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2. in this connection, it wishes to inform the Secretary-General that the Yugoslav delegation will be prepared to take pact in a more appropriate formulation of some parts of the draft convention, principally those related to extradition and the mandate of a committee.
3. Regarding extradition, which is dealt with in article 3 of the draft convention, the Yugoslav Government believes that it can be better regulated. Namely, paragraph 1 of article 3 states one of the reasons for refusing extradition of the accused or convicted persons. This is duly taken into account in the existing practice of international extradition trestles, which formulate this reason in a different way by saying that extradition shall also be refused "on other substantial grounds", referring thus, first and foremost, to seasons of personal safety of persons whose extradition is being requested, and to torture and other cruel, inhuman or degrading treatment of such persons. This practice should be maintained, because the manner In which this principle is formulated in Paragraph 1 of article 3 of the draft convention can create in practice the paralysis of the institution of extradition as an important form of international legal assistance in criminal matter.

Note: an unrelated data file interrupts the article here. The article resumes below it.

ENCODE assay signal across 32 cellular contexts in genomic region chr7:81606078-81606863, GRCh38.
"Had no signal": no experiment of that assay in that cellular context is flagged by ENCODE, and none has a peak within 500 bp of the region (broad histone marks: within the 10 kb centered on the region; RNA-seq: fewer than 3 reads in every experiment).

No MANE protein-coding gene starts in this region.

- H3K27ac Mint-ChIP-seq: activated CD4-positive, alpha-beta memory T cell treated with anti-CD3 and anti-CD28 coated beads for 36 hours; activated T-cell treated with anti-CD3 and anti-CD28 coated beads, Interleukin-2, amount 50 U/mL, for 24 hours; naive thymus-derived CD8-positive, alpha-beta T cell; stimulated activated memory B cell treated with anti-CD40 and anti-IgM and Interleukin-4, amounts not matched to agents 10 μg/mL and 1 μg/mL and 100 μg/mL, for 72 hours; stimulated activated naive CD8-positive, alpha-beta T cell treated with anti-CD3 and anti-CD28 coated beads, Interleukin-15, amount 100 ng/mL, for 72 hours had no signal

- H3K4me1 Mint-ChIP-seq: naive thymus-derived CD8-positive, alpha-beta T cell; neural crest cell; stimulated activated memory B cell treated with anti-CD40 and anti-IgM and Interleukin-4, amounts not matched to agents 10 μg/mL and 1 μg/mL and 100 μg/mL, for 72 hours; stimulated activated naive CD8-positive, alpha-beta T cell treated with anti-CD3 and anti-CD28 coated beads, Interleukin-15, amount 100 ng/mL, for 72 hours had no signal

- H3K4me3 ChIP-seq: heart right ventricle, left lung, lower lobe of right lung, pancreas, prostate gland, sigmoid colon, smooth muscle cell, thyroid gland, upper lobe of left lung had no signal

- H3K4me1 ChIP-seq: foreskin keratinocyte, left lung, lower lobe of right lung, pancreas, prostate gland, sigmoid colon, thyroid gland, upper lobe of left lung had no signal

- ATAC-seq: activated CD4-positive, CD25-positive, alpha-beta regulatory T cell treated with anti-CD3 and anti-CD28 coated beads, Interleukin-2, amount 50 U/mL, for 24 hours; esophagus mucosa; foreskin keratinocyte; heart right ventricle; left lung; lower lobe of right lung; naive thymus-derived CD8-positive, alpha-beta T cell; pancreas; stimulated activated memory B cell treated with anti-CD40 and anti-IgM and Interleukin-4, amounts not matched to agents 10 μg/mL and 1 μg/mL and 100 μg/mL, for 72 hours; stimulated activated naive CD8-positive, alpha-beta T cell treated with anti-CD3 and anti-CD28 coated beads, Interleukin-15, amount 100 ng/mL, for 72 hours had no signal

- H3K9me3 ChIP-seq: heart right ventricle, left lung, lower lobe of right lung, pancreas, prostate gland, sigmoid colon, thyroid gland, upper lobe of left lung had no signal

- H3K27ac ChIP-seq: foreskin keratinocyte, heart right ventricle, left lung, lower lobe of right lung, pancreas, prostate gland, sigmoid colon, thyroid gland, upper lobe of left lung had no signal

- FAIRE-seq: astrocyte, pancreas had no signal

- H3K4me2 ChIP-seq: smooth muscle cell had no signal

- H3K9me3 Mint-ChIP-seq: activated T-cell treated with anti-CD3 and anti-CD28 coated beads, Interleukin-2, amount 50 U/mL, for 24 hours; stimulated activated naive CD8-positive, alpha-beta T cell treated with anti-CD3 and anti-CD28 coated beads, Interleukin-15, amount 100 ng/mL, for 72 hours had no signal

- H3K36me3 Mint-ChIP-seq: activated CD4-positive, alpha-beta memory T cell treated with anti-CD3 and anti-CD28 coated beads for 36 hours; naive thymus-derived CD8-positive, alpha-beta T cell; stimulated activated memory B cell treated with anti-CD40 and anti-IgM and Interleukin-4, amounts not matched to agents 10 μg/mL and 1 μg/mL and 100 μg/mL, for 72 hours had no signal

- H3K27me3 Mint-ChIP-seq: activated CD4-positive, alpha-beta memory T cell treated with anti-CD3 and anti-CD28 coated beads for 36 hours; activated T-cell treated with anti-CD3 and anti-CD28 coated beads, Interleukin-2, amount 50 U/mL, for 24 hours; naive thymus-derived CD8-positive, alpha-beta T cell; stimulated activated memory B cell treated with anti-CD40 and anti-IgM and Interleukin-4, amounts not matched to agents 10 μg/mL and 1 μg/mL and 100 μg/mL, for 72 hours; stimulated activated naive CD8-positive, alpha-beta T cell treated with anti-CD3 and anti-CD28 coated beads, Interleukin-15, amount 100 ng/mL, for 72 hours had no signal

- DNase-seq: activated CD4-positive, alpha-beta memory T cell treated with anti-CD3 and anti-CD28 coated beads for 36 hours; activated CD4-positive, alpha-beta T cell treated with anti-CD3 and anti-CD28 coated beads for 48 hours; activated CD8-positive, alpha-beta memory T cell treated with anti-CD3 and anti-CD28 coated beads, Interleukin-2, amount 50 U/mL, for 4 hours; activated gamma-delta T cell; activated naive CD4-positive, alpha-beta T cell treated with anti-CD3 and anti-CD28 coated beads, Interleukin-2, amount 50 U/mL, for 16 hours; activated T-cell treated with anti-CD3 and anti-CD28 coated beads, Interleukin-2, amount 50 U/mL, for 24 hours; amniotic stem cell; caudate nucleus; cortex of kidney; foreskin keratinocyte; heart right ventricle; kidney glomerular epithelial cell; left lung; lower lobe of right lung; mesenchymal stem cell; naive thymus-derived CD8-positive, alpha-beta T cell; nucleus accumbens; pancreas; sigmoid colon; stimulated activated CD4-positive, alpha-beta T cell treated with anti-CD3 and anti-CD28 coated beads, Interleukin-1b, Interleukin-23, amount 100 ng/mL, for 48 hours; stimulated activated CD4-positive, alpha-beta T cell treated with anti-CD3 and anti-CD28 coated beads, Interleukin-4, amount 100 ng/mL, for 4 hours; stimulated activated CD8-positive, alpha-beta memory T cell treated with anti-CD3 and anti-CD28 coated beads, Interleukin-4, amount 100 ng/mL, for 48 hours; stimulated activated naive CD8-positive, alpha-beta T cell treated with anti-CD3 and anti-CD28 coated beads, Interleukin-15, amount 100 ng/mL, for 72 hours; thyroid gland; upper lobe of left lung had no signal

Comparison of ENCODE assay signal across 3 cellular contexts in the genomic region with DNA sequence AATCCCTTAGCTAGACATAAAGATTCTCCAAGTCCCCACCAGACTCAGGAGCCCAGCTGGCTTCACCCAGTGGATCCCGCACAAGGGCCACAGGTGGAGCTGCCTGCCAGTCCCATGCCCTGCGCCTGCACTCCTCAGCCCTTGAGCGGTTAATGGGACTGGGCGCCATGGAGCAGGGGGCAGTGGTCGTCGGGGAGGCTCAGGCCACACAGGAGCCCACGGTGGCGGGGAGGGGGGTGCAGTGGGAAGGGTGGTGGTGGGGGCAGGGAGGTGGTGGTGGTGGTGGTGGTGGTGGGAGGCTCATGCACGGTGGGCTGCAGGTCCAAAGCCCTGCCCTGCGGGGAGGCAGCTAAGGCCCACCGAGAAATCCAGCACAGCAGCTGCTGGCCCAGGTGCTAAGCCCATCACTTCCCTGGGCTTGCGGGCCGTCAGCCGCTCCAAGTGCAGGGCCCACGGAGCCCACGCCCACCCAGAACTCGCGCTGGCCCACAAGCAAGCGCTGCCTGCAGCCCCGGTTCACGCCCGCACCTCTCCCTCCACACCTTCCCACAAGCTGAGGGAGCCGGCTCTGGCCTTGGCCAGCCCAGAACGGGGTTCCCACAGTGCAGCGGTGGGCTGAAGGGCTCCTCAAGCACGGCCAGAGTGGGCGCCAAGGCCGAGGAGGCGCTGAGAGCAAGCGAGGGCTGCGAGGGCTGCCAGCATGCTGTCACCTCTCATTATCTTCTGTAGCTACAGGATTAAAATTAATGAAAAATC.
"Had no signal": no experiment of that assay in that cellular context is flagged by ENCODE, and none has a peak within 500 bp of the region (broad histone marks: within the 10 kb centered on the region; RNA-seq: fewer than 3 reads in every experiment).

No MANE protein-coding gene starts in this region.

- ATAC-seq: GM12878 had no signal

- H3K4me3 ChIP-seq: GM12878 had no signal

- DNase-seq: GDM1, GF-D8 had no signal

4. paragraph 2 of article 3 should also be reviewed, since it only paraphrases the provisions of paragraph 1 and can therefore be deleted.
5. The Yugoslav Government would like also to comment on article 20, which deals with a committee, its mandate and functioning. The Government is of the view that paragraphs 2, 3, 4 and 5 of article 20 should be more carefully worded so as to
avoid the Impression that the whole system of control and supervision by the committee is based on mistrust of national law. The right of the committee to make
a "confidential inquiry" in the territory of a state Party, as provided for in paragraph 2 of article 20, implies in large measure profound distrust vis-a-vis States. Therefore, the Yugoslav Government is convinced that this part of the draft convention could be improved if agreement is reached on those solutions and methods of work of the committee which will be based on co-operation among States. In this context, appropriate corrections of the provisions of paragraphs 3, 4 and 5 of article 20 should be made.